London Union's Jonathan Downey and Henry Dimbleby

Leon founder Henry Dimbleby made 14 recommendations in his National Food Strategy report

National Food Strategy author Henry Dimbleby has accused food industry bosses of deliberately exploiting the cost of living crisis to persuade ministers to water down his plans for legislation to tackle obesity and environmental harm caused by food production.

Speaking to The Grocer after the government published its response to his landmark report, six months later than promised, the Leon restaurant founder said the plans amounted to “not a strategy but a list of policies”. He said it would fail to have a major impact on the obesity crisis unless the government was prepared to bring in regulation.

While the government response backed elements of his report, it snubbed key proposals, including a tax on products high in salt and sugar, free fruit & veg to children suffering food poverty and an expansion of free school meals.

With Dimbleby having been brought in by former environmental secretary Michael Gove to draw up proposals on the environment and obesity, ministers shelved most of the key proposals on health, saying they would instead be addressed in moves by health secretary Sajid Javid.

The government also rejected Dimbleby’ s plans for greater environmental and welfare standards in farming, a 30% reduction in meat and dairy consumption and his calls for trade deals to include measures to protect the UK from cheaper, poorer-quality imports.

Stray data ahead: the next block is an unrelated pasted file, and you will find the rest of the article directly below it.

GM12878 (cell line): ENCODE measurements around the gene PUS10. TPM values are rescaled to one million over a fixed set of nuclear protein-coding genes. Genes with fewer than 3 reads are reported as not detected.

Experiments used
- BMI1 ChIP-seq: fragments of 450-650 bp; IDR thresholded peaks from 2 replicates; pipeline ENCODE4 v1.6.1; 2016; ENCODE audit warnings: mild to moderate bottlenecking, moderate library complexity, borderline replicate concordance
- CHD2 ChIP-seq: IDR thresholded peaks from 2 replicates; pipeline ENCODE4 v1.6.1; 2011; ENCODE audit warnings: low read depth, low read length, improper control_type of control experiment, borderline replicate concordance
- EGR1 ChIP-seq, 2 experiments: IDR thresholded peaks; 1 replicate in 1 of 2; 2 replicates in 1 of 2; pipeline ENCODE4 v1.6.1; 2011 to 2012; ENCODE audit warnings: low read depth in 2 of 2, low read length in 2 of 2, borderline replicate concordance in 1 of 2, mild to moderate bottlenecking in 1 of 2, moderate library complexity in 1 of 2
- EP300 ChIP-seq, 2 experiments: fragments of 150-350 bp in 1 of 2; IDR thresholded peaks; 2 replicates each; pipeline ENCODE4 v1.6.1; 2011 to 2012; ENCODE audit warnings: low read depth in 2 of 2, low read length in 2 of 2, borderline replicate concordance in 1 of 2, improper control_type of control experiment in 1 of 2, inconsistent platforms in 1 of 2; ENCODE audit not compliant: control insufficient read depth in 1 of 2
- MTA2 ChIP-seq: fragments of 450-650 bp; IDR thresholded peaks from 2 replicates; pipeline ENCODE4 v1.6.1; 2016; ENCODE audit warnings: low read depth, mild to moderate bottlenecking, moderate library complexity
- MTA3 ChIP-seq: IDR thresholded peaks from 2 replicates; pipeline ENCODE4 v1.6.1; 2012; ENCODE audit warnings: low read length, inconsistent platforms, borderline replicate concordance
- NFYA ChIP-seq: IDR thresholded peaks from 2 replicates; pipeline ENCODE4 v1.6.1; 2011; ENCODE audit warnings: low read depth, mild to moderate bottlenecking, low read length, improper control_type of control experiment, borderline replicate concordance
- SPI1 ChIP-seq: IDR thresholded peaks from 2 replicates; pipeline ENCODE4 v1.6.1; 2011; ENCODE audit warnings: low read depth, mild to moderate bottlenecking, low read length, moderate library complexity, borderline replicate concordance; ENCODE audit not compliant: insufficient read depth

Dimbleby said the response was reflective of the government having “no joined-up strategy” about how to tackle the damage to health and the environment caused by food production and the marketing of junk food.

And he said he believed fierce lobbying from the industry had resulted in many of his main proposals being ignored.

“People are using the cost of living crisis to try to protect their vested interests,” Dimbleby told The Grocer today.

“If you look at how the government is being lobbied now, the way in which the cost of living crisis is being used to stall progress – people argue that we need to make more junk food available. 

“Take bodies like the FDF. If you look at its CEO Karen Betts’ job, it’s to try and slow down any regulation.

“The food sector is as stuck in the junk food cycle as we are as a nation. It is a fact that it’s easier to sell food that hurts us than it is to sell food that doesn’t hurt us.

“Therefore, far more money goes into marketing and producing that food.

“It is impossible to stop that happening without government regulation.”

Dimbleby welcomed elements of today’s government announcement, including plans to publish a framework for land use in England next year. He also welcomed a commitment that by the end of 2023 the government would streamline all reporting requirements for the sale of food and drink, including mandatory reporting on metrics for health and “possibly” sustainability and animal welfare.

He claimed his report had manged to “change the narrative” by getting ministers to agree that the UK was stuck in a “junk food cycle”.

But he said the government needed to do “much more” if that was to result in a reversal of the crisis.

The government claimed its plans, including incentives for industry and investment in research, would support farmers to harness innovation to boost home-grown fruit & vegetable production, and create new job opportunities.